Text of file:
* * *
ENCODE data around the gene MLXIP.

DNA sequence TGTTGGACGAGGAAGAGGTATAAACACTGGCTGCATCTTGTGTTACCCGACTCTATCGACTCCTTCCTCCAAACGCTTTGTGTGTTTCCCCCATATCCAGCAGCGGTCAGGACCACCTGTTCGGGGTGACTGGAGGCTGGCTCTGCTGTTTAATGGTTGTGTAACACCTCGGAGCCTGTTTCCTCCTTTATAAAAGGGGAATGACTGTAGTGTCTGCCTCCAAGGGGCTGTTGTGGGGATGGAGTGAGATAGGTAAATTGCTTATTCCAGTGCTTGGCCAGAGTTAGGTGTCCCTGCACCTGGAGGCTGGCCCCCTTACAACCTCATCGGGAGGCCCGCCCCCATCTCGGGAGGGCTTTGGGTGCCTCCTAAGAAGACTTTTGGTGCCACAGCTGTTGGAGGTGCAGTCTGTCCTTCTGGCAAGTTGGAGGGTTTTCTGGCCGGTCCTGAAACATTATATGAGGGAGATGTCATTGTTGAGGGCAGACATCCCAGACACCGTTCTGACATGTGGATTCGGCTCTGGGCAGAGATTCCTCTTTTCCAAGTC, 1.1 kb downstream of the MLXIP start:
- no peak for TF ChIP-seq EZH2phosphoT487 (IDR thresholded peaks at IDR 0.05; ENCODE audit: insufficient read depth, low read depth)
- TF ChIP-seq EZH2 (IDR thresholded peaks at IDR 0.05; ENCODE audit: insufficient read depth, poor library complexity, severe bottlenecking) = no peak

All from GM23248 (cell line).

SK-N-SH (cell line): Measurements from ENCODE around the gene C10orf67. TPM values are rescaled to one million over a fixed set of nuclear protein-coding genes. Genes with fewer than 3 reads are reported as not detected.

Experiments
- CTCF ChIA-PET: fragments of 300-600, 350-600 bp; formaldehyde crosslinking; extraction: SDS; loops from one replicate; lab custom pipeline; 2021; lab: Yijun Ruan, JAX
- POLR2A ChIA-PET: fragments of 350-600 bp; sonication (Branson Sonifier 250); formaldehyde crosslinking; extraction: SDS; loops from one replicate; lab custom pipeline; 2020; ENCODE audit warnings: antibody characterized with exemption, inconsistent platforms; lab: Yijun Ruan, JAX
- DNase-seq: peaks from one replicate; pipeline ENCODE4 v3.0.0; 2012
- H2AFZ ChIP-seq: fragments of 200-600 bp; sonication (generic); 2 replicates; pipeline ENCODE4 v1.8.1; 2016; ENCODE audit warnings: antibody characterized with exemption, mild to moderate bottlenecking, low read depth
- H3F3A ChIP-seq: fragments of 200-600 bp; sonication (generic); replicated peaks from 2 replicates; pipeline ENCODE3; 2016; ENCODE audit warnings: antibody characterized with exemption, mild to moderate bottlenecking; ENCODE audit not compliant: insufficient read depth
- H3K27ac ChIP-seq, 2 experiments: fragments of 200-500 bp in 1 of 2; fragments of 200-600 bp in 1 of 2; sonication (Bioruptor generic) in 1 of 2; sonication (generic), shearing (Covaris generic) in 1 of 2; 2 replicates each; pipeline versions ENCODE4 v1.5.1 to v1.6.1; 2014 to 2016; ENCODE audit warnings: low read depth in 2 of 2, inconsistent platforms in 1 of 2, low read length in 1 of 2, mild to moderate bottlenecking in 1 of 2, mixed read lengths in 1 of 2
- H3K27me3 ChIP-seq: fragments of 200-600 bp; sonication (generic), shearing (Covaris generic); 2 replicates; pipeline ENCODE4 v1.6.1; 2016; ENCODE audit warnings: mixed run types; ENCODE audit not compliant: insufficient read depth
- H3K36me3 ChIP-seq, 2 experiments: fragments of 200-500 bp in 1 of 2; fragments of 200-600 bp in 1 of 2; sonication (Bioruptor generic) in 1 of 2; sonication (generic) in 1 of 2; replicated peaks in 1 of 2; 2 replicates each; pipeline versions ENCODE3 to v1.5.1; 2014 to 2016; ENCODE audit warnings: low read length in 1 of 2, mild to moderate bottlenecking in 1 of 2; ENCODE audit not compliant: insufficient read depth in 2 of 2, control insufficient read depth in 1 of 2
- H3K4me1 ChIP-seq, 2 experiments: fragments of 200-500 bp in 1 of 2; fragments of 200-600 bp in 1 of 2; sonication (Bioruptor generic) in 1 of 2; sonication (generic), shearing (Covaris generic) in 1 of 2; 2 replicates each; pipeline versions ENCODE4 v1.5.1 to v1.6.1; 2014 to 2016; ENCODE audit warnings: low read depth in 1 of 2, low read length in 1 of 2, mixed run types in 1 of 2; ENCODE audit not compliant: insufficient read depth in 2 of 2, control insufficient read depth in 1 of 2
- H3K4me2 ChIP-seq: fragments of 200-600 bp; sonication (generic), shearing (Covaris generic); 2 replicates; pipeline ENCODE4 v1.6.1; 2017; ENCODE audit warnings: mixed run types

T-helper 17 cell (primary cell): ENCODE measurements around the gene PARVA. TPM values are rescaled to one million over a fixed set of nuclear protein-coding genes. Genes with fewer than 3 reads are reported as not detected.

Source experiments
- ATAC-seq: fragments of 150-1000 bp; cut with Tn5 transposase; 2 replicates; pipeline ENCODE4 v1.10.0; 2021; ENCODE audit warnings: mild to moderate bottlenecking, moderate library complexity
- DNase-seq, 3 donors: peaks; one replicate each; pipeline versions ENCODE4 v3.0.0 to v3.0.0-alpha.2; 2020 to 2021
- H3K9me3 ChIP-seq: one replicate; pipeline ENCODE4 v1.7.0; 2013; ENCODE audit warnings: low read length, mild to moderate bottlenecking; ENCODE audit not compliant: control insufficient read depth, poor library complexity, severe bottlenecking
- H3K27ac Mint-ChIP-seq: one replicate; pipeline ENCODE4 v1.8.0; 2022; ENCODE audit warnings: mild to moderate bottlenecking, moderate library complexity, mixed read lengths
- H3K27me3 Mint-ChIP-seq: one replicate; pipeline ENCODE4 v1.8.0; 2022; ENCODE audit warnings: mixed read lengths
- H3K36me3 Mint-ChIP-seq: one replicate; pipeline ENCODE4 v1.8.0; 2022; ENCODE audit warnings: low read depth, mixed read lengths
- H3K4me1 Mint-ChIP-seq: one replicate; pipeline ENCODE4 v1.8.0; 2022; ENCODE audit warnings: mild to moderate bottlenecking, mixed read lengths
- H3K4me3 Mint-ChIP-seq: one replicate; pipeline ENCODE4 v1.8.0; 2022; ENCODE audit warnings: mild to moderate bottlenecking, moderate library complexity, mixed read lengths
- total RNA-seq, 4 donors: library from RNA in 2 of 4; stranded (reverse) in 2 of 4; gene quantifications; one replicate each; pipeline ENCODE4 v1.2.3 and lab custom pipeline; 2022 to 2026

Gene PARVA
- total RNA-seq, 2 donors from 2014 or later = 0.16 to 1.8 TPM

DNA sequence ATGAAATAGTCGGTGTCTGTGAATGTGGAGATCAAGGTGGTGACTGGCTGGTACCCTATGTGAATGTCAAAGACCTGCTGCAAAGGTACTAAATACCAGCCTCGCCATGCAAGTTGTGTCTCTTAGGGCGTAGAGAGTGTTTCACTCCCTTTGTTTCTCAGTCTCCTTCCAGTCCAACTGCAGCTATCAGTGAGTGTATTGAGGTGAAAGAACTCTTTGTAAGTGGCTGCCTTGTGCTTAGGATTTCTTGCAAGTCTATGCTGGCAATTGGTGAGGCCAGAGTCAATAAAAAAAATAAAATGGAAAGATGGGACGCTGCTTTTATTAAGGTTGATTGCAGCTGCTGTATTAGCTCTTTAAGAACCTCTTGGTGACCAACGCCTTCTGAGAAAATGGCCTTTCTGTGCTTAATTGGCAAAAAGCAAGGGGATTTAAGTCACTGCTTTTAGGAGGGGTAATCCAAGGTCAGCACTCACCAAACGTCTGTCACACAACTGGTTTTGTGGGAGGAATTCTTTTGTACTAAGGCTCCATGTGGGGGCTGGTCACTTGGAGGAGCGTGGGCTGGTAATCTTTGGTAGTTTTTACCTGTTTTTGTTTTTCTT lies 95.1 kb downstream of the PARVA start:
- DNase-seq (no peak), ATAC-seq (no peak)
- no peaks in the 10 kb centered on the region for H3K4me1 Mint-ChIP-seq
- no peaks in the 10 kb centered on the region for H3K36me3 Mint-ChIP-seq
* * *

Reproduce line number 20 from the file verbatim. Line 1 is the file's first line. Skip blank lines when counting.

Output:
- ATAC-seq: fragments of 150-1000 bp; cut with Tn5 transposase; 2 replicates; pipeline ENCODE4 v1.10.0; 2021; ENCODE audit warnings: mild to moderate bottlenecking, moderate library complexity